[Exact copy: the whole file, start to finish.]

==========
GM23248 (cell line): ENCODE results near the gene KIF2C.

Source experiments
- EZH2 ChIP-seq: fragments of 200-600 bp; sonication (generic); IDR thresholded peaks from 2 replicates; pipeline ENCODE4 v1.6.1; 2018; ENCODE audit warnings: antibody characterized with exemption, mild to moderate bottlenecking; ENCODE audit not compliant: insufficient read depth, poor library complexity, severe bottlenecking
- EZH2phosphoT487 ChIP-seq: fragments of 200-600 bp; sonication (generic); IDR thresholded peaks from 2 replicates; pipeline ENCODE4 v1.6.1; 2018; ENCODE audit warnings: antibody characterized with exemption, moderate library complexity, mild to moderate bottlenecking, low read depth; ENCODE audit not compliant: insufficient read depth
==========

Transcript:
GM23248 (cell line): ENCODE results near the gene KIF2C.

Source experiments
- EZH2 ChIP-seq: fragments of 200-600 bp; sonication (generic); IDR thresholded peaks from 2 replicates; pipeline ENCODE4 v1.6.1; 2018; ENCODE audit warnings: antibody characterized with exemption, mild to moderate bottlenecking; ENCODE audit not compliant: insufficient read depth, poor library complexity, severe bottlenecking
- EZH2phosphoT487 ChIP-seq: fragments of 200-600 bp; sonication (generic); IDR thresholded peaks from 2 replicates; pipeline ENCODE4 v1.6.1; 2018; ENCODE audit warnings: antibody characterized with exemption, moderate library complexity, mild to moderate bottlenecking, low read depth; ENCODE audit not compliant: insufficient read depth